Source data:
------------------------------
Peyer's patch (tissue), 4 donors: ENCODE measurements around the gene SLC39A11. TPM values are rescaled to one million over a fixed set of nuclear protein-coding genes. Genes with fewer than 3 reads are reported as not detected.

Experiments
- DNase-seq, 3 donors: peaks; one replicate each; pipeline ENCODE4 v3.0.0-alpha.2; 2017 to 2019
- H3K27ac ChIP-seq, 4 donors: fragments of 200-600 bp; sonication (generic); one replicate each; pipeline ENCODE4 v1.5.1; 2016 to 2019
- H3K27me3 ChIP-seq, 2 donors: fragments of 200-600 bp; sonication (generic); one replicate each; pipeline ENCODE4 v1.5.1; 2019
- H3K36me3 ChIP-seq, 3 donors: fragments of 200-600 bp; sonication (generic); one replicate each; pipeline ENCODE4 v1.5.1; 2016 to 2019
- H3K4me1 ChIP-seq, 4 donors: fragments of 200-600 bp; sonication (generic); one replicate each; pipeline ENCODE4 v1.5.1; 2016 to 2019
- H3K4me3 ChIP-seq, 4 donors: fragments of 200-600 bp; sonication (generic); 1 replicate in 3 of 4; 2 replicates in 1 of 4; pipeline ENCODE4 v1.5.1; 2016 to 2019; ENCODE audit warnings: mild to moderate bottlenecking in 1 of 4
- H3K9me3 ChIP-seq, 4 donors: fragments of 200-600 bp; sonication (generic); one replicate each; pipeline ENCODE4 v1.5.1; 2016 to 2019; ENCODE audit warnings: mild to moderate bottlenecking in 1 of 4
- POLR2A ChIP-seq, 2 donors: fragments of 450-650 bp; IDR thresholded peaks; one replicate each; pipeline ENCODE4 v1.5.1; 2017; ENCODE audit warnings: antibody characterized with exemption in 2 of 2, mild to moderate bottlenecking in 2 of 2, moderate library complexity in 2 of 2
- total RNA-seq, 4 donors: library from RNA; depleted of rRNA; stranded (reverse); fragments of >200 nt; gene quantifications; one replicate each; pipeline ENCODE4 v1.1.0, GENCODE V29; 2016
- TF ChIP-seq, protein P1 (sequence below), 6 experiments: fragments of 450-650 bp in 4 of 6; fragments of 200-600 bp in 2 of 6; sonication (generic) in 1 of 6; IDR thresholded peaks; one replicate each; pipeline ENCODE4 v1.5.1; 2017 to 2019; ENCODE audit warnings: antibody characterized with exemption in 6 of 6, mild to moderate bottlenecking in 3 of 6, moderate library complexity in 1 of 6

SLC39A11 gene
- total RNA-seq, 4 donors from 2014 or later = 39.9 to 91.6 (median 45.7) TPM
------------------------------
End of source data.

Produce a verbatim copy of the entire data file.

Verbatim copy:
Peyer's patch (tissue), 4 donors: ENCODE measurements around the gene SLC39A11. TPM values are rescaled to one million over a fixed set of nuclear protein-coding genes. Genes with fewer than 3 reads are reported as not detected.

Experiments
- DNase-seq, 3 donors: peaks; one replicate each; pipeline ENCODE4 v3.0.0-alpha.2; 2017 to 2019
- H3K27ac ChIP-seq, 4 donors: fragments of 200-600 bp; sonication (generic); one replicate each; pipeline ENCODE4 v1.5.1; 2016 to 2019
- H3K27me3 ChIP-seq, 2 donors: fragments of 200-600 bp; sonication (generic); one replicate each; pipeline ENCODE4 v1.5.1; 2019
- H3K36me3 ChIP-seq, 3 donors: fragments of 200-600 bp; sonication (generic); one replicate each; pipeline ENCODE4 v1.5.1; 2016 to 2019
- H3K4me1 ChIP-seq, 4 donors: fragments of 200-600 bp; sonication (generic); one replicate each; pipeline ENCODE4 v1.5.1; 2016 to 2019
- H3K4me3 ChIP-seq, 4 donors: fragments of 200-600 bp; sonication (generic); 1 replicate in 3 of 4; 2 replicates in 1 of 4; pipeline ENCODE4 v1.5.1; 2016 to 2019; ENCODE audit warnings: mild to moderate bottlenecking in 1 of 4
- H3K9me3 ChIP-seq, 4 donors: fragments of 200-600 bp; sonication (generic); one replicate each; pipeline ENCODE4 v1.5.1; 2016 to 2019; ENCODE audit warnings: mild to moderate bottlenecking in 1 of 4
- POLR2A ChIP-seq, 2 donors: fragments of 450-650 bp; IDR thresholded peaks; one replicate each; pipeline ENCODE4 v1.5.1; 2017; ENCODE audit warnings: antibody characterized with exemption in 2 of 2, mild to moderate bottlenecking in 2 of 2, moderate library complexity in 2 of 2
- total RNA-seq, 4 donors: library from RNA; depleted of rRNA; stranded (reverse); fragments of >200 nt; gene quantifications; one replicate each; pipeline ENCODE4 v1.1.0, GENCODE V29; 2016
- TF ChIP-seq, protein P1 (sequence below), 6 experiments: fragments of 450-650 bp in 4 of 6; fragments of 200-600 bp in 2 of 6; sonication (generic) in 1 of 6; IDR thresholded peaks; one replicate each; pipeline ENCODE4 v1.5.1; 2017 to 2019; ENCODE audit warnings: antibody characterized with exemption in 6 of 6, mild to moderate bottlenecking in 3 of 6, moderate library complexity in 1 of 6

SLC39A11 gene
- total RNA-seq, 4 donors from 2014 or later = 39.9 to 91.6 (median 45.7) TPM